Image courtesy of Kyle Mercier

By: Zoe Bernardi, Community Editor 

As we near the end of the semester, the USM Art Gallery begins to put together the Juried Art Show. According to the USM art department webpage the showcase is described as a showcase where,  “students across all majors at the University, the Juried Student Exhibition fosters student preparation for professional art settings and processes, provides feedback from art professionals in the community, and exposes their work to a wide range of viewers.”  Students were given the ability to submit three pieces of work,  then the gallery and professors hand pick the pieces that go into the show picking three top winners. The first winner being $125, the second and third having a prize of $100, this year they also granted three honorable mentions. 

This year the showcase was from March 10 to April 2, 2022, there were 76 pieces in this year’s showcases. The pieces range from paintings, drawing, ceramics, photography and sculpture. In first place was Krystal Yavicoli with her piece “Raku Vase”, which is a ceramic case that is 6.5 inches tall. In second place was Anna Maria Bruner and her mixed media piece titled “Book of Dionysus”, and in third was Madison MacDonald with an oil painting on wood panels titled “Inside Information.” The honorable mentions this year were Han Nguyen’s “Self Portrait”, which was oil on canvas. Then Sharon Gerrish’s “Poppies” a ceramic piece, and then Gloria Steiger oil on canvas piece titled, “Gaze”.

Krystal Yavicoli is a junior in the program BFA in studio art concentration painting and ceramics. She is originally from Buffalo, New York, but has been living in Portland while attending USM. Yavicoli was fortunate to have three pieces in the show this year, she had submitted the ceramic piece Raku Vase, a self portrait titled “Cleanse” which was oil on canvas, and another painting called “Studio Sink” which was a rendition of the sink in the art building on the Gorham campus.  She laughs as she says, “ I didnt think my paintings would win, but I was shocked to hear my vase did.” She states they began calling off the name slowly, and before they announced the first place winner they said they had chosen three honorary mentions. “But it was a total shock when I won, especially with it being a ceramic piece, it’s not very common to win, as painting is the top art that is deemed as being good to be called ‘high art’.” She gleams as she explains her gratefulness when it came to her win and her little 6.5 inch vase that got the first place prize.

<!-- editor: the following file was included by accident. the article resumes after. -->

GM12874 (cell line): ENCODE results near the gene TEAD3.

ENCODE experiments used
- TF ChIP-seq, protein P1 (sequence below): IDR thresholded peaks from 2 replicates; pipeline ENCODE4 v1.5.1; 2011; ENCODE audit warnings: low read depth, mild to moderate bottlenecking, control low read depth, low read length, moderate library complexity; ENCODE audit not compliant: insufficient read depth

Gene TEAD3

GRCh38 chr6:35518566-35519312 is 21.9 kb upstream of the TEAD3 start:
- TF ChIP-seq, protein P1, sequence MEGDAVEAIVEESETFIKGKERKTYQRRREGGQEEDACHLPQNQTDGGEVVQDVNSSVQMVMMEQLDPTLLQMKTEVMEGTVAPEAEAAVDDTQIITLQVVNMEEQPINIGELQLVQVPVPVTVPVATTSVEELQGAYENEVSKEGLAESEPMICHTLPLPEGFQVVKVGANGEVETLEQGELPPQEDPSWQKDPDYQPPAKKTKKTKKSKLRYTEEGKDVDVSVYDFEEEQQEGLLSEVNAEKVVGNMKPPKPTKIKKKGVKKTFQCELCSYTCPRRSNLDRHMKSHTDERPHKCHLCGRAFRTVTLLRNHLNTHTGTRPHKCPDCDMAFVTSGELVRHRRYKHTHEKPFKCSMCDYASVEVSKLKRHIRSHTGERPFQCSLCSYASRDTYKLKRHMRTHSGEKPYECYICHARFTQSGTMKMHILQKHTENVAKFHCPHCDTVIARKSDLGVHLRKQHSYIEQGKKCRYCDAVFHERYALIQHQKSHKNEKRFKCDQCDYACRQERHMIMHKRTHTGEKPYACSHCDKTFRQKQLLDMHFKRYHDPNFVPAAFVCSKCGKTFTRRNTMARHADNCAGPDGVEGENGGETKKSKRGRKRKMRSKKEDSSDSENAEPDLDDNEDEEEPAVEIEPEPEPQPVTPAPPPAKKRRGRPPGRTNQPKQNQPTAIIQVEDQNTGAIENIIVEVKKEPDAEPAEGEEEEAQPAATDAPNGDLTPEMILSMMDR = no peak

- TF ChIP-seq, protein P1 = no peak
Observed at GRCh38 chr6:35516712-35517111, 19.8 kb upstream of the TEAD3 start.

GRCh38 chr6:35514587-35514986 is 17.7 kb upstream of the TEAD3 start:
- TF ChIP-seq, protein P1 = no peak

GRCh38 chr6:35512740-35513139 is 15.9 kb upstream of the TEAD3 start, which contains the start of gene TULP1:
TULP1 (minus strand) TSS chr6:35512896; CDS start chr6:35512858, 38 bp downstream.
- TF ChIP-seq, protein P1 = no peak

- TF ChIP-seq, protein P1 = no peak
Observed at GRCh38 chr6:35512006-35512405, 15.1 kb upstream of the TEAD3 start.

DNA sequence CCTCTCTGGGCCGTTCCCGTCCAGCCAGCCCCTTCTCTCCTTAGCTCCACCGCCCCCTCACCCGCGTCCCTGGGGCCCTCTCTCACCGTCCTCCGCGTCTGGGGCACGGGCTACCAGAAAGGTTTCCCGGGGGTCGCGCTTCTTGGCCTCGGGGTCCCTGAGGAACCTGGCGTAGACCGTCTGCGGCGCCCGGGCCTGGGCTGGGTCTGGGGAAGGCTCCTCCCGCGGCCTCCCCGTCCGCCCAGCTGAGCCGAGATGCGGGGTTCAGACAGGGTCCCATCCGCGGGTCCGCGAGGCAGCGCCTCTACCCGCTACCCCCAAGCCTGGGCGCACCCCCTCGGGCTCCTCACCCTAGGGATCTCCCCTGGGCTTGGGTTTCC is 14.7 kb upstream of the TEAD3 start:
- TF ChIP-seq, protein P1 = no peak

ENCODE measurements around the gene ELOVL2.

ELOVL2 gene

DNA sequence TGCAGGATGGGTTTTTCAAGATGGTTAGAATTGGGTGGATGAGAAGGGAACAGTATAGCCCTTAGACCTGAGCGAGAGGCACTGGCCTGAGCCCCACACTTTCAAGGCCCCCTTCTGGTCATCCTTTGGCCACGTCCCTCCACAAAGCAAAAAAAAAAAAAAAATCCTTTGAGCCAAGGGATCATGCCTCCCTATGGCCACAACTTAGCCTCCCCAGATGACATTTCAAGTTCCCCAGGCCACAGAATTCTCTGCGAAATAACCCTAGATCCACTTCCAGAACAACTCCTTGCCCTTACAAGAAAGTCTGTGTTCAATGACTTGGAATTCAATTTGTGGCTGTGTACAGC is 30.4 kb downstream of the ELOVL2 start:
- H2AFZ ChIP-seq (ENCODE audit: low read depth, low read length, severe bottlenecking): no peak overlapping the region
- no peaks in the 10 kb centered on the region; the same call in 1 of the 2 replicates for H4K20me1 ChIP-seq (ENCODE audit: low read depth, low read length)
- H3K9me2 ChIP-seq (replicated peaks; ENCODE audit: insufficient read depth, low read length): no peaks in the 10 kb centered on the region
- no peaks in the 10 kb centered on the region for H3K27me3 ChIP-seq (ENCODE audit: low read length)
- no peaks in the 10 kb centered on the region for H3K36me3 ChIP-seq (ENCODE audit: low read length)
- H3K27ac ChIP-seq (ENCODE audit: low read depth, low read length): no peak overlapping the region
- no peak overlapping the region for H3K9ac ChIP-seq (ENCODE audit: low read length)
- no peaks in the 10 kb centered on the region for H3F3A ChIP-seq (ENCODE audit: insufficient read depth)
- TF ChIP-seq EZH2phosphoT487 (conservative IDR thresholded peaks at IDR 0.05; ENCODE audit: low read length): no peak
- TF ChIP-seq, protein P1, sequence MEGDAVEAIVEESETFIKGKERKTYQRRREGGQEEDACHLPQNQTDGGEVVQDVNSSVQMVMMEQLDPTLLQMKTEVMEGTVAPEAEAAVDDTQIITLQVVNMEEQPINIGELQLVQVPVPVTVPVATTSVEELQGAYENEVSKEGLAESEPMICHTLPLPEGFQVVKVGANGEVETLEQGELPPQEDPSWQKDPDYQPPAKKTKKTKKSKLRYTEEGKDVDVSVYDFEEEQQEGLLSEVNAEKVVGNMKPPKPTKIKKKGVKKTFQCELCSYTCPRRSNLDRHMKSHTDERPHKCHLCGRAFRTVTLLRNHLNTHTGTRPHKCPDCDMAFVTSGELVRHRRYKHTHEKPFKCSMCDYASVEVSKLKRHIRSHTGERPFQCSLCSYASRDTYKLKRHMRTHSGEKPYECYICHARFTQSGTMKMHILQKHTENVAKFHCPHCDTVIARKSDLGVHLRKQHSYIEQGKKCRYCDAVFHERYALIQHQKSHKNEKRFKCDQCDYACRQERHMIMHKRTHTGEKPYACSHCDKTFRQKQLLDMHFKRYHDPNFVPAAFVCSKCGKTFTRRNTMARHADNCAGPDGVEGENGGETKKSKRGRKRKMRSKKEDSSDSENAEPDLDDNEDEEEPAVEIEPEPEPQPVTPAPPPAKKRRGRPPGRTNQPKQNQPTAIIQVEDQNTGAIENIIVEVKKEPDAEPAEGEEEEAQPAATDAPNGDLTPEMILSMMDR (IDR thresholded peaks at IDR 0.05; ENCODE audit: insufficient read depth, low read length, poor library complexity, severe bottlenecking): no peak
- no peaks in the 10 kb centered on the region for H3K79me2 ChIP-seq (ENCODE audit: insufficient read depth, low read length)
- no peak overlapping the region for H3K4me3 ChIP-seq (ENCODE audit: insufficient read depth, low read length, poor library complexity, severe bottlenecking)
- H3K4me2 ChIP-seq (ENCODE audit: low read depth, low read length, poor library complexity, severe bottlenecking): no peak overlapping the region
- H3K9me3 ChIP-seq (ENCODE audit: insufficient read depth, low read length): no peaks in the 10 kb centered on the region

“I chose the vase specifically, worked very hard on it, it was very striking and beautiful. With the paintings, I chose my most resolved and most recent works, I thought they’d be good contenders.”  

Krystal Yavicoli’s “Raku Vase,” the 1st place winner of the Juried Student Exhibition, image courtesy of Kyle Mercier

Yavicoli explains that she started pottery three to four years ago when she took a Portland Pottery class and it was extremely difficult at first. But then, “towards the end of the class, I got the hang of it and used my hands to mold a piece of clay to mirror something in your head, I liked making something solid.” She states that clay humbles her, “it is very challenging, lots of steps and process, then your pieces sometimes won’t even make it, so it’s amazing when it does come out.”  

Currently, Yavicoli is in a utilitarian ceramics class and working on creating functional wear, making a matching set of plates and bowls, and a little urn. She isn’t currently working on a painting but has been inspired by the Instagram account “Still Here Still Life”, which each week posts a prompt to create a community of artists to use the prompt and make a piece of art to submit back to the account. “Sometimes when I haven’t painted in a while I try to sit down and just paint, this account helps me have a fun challenge.” 

“I am just proud of the growth of my work, since I’ve started school, and proud of the little community and everyone’s work that I’ve seen grow,” says Yavicoli. 

Han Nguyen, a senior in the Studio art major with a concentration in drawing and painting and a business minor. She is living in Portland, and currently an intern with the USM Artist in residence program with Amy Stacy Curtis’s project “The Color of Memory” . Nguyen submitted two pieces, one entield, “Self Portrait” and the other being “my soul left my body”. Nguyen shares that she submitted her most recent pieces that she did and ones that felt most accomplished and ones she was happy with.